Sir Thomas Clifford and his son, Young Clifford, are much lower in rank than most other members of the nobility in this play. Sir Thomas is a baron, which ranks him below all the Dukes and Earls around him. Clifford, however, is a strong military commander, so the Cliffords are brought in when the Lancasters need some extra muscle — first to deal with the Jack Cade rebellion, and then for the first round of civil wars between the houses of Lancaster and York. They are loyal Lancastrians who serve King Henry and Queen Margaret, who is the true leader in the fight against the Yorks.
Edmund Mortimer has been an important figure in several of the plays in this sequence. The Mortimers married into the line of Lionel, Duke of Clarence, the second son of Edward III. As a result, Edmund Mortimer was declared the official heir to the throne by Richard II, who had no children. Mortimer's claim, though, went out the window when Henry Bolingbroke — descended from the third son of Edward III, John of Gaunt — deposed Richard and made himself King Henry IV.
The rebellions by Hotspur and Owen Glendower that broke out against Henry IV's rule were aimed at putting Mortimer on the throne, since one of Mortimer's sisters, Kate, was married to Hotspur, and Mortimer himself married Glendower's daughter. That rebellion failed, however, and Mortimer was imprisoned in the Tower.
Mortimer's other sister, Anne, was married to Richard, Earl of Cambridge, who led the attempt to kill Henry V and again put Mortimer on the throne. That attempt, unfortunately for the conspirators, also failed. But the Earl of Cambridge's son — Mortimer's nephew — is Richard Plantagenet, Duke of York. And now Mortimer, dying in prison in the Tower, declares Richard Plantagenet the heir to his claim to the throne, setting the stage for the house of York to rise up once again against the current Lancastrian king, Henry VI...
Elizabeth Woodville, Lady Grey, is the widow of Sir Richard Grey, who fought against the house of Lancaster on the side of the Yorks. When her husband was killed, their lands were seized by the Lancastrians, and then passed into the hands of the Yorks when the Yorks captured Henry VI and Edward IV became king. Elizabeth comes to Edward with a petition to have her family's lands returned to her. Edward immediately becomes infatuated with her, and when she spurns his advances — something that perhaps no woman has ever done? — the new king rashly offers to make her his queen...
Jack Cade is a commoner from Kent. Now a clothier, he previously served as a soldier in Ireland under the command of Richard Plantagenet, Duke of York. York remembers some of Cade's wild exploits against the Irish, spying on them and laughing off wounds as if they were nothing. When York is again sent to Ireland, he orders the charismatic Cade to start a rebellion in England against Henry VI. The commons rise up under Cade, striking out agains the nobility who they feel have been oppressing them for centuries. Whether by accident or design, the rebellion spins wildly out of control, threatening to destroy London and tear the country apart...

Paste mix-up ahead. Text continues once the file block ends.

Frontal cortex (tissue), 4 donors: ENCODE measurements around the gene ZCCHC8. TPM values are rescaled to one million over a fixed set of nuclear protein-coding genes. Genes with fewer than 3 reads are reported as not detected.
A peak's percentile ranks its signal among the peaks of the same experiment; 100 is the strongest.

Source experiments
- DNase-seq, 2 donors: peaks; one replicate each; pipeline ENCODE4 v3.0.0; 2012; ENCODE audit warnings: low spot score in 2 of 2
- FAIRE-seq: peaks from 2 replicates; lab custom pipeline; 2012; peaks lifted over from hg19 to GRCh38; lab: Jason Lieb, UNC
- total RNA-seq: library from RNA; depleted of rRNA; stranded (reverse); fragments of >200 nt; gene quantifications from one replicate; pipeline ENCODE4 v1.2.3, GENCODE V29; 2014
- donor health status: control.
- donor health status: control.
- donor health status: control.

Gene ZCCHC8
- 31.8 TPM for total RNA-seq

Charles, the Dauphin of France, is the heir to the French throne. He is the son of Charles VI, the mad king of France from Henry V, and the younger brother of the Dauphin who died in that play. He will go on to become the next king of France, Charles VII. He is engaged in a war to reclaim territories in France that were taken by Henry V. And, with the help of Joan of Arc, he is winning...
Joan of Arc, also called Joan la Pucelle, is the daughter of a French shepherd who now is leading the French armies in their battle to retake their lands from the English. To the French, she is a holy prophetess, inspired by God and filled with holy power. To the English, she is a witch who has gained unnatural powers by trafficking with evil spirits. She is unquestionably a great warrior who turns the tide in favor of the French against the English armies led by Sir John Talbot — in part because the English forces are divided by the squabbling between their leaders, the Dukes of York and Somerset. But once the English commanders join together, the tide begins to turn again...
Louis XI is the son of Charles VII, and becomes king of France after his father. Louis is the king of France during the height of the civil war between York and Lancaster, and plays a key role in the Wars of the Roses. When the house of York captures Henry VI and the Duke of York's oldest son, Edward, is made Edward IV, the Earl of Warwick travels to France to arrange a marriage between Edward and Louis' sister, Lady Bona. But when news arrives that Edward has impulsively married Elizabeth Woodville instead, both Louis and Warwick are insulted and throw their support behind Queen Margaret and the house of Lancaster instead.